Jan Zonder Vrees
Already a cover illustrator for the novels, Dolphyn also worked on a comic series about 'Jan Zonder Vrees' ("John the Fearless"), a character from Flemish folklore, popularized by the 1910 children's book written by Constant de Kinder. The stories are set in 15th-century Flanders, where Jan is depicted as a fearless strongman, who happens to have the same nickname as the historical Bourgondian duke John I. Prior to Willem Dolphyn, other comic adaptations of 'Jan Zonder Vrees' were made: one by Jan Waterschoot (1940s) and Roderyck (early 1960s). For his 1970s take on 'Jan Zonder Vrees', Dolphyn worked in a steady collaboration with Jo Lagrillière - better known as editorial cartoonist Joke - who did the inking and background art. The two men were credited with playful anagrams of their names, W. Dollière and J. Lagryphin.

While Waterschoot and Roderyck made serious adaptations of the 'Jan Zonder Vrees' novels, the Dolphyn-Lagrillière version was more humorous and playful, presenting the main stars Jan Zonder Vrees and his good friend Dokus as a comical duo. The first two stories, 'De Gestolen Neus' (1970) and 'De Vliegende Brandstichters' (1971), were scripted by Ever Hulst (pen name of E. Verhulst). The third and final comic story, 'Gunnars Goudstuk' (1971), was written by Karel Verleyen - author of several original 'Jan Zonder Vrees' novels, but also a comic scriptwriter for Hurey, Jean-Pol, Rony Heirman and Jan Hoet. 'Gunnars Goudstuk' is by far the most outlandish story in the comic series, bringing the medieval Flemings all the way to pre-Columbian America, where they meet Native Americans.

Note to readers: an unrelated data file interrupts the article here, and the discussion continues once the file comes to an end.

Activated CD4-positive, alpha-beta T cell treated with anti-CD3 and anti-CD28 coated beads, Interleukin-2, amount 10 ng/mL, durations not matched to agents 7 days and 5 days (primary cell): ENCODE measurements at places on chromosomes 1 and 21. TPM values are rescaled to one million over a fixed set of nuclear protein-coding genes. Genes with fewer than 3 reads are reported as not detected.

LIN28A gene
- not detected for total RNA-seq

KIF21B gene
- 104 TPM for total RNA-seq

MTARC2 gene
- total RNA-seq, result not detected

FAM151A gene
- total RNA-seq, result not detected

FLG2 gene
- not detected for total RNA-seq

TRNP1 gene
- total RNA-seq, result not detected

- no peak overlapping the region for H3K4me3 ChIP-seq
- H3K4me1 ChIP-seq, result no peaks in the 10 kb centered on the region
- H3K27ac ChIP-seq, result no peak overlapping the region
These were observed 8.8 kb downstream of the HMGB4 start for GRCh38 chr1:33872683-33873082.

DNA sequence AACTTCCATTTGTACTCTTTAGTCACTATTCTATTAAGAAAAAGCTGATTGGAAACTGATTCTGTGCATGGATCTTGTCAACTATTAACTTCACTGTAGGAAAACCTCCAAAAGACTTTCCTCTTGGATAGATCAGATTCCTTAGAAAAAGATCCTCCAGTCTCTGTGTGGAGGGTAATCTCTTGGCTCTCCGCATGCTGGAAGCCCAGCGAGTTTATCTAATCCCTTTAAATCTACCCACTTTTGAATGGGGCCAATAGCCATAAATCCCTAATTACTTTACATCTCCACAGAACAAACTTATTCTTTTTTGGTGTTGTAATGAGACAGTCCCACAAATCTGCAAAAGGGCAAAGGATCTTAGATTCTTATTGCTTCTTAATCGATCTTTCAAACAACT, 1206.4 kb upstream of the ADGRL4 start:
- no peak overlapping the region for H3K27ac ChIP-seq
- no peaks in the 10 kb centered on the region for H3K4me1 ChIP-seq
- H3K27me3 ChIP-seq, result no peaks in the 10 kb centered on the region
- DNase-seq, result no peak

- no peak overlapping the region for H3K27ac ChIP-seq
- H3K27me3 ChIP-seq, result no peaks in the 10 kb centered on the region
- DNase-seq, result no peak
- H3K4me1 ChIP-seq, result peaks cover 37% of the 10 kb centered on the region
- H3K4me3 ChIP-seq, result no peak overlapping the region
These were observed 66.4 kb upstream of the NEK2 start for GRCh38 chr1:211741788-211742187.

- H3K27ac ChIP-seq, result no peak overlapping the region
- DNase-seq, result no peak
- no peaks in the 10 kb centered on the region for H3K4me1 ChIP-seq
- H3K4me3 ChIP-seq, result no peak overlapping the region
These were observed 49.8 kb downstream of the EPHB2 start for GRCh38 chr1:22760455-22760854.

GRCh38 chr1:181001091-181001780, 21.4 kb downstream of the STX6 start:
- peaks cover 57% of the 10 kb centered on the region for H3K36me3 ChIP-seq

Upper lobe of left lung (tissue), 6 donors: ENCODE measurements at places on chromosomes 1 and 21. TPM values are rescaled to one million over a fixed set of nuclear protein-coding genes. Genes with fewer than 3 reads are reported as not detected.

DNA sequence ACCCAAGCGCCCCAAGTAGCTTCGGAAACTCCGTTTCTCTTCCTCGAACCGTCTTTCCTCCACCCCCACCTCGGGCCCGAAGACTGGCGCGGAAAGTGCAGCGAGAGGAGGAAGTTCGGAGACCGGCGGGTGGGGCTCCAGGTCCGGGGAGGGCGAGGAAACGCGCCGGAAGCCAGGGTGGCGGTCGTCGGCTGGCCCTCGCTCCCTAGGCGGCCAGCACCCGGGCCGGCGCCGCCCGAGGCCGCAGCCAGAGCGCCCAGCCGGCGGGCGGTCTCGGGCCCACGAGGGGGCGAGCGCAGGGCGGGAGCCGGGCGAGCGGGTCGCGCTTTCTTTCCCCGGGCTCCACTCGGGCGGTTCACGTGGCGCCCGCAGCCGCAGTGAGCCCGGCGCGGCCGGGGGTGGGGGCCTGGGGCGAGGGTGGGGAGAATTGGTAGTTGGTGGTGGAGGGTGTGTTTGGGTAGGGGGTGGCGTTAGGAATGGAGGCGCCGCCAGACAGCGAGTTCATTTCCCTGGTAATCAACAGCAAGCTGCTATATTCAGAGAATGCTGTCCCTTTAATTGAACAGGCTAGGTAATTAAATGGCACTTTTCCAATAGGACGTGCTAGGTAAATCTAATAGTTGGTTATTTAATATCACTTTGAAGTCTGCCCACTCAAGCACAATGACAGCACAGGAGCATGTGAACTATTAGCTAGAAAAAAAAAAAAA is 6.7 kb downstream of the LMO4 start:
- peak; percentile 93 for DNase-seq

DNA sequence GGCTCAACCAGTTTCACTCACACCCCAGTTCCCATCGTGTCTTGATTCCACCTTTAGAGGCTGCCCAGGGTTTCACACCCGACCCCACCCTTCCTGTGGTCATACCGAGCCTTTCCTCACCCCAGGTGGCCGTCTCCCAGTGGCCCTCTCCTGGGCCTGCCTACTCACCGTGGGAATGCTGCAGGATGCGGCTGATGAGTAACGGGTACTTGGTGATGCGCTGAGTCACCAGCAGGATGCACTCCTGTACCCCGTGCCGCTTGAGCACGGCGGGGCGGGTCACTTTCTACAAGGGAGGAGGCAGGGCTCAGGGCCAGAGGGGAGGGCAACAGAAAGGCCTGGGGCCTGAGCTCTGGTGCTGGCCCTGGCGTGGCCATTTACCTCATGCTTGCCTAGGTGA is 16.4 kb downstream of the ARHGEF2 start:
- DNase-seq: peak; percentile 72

From 21 April 1970 until 1971, Dolphyn and Lagrillière's 'Jan Zonder Vrees' comics were serialized in the newspapers Het Laatste Nieuws and De Nieuwe Gazet. In 1970 and 1971, three book collections were published; in Flanders by De Nederlandse Boekhandel in Antwerp and in the Netherlands by De Zuid-Hollandse Uitgevers Maatschappij in The Hague. After creating his comic adventures, Willem Dolphyn continued to illustrate several 'Jan Zonder Vrees' novels for publisher L. Opdebeek.


Jan Zonder Vrees - 'Gunnar's Goudstuk' (1971).

Commercial art
Outside of print media, Dolphyn also lent his services to other clients. Notable early assignments were for the Antwerp Animal Protection organization, the 1958 World Expo and the Museum of Musical Instruments in Brussels. In 1960, Dolphyn designed stamps for the Belgian postal service, depicting 17th-century painter Nicolaas Rockox and Belgian parachutists. In collaboration with Brewery De Coninck and the Antwerp puppet theater Poesje Sint-Andries, he provided drawings of their six major puppet characters on a series of 1986 beer coasters.

Death
Willem Dolphyn remained active as an artist until shortly before his death. He passed away in 2016 from cancer. He was 80 years old.

Family in arts
Willem Dolphyn's son Walter (1963) also became a painter. During the 1990s, Walter Dolphyn was the vocalist for the house act So What?. Willem Dolphyn designed the cover for their 1992 EP 'Broeder Jacob' - a house mix of the traditional song 'Frère Jacques'.

Books about Willem Dolphyn
In 1985, the retrospective book 'Willem Dolphyn' (Ortelius, 1985) was written by Hugo Van Reybroeck and Theo van Looij. It was reprinted in 2004.


Jan Zonder Vrees - 'De Vliegende Brandstichters' (1971).

willemdolphyn.com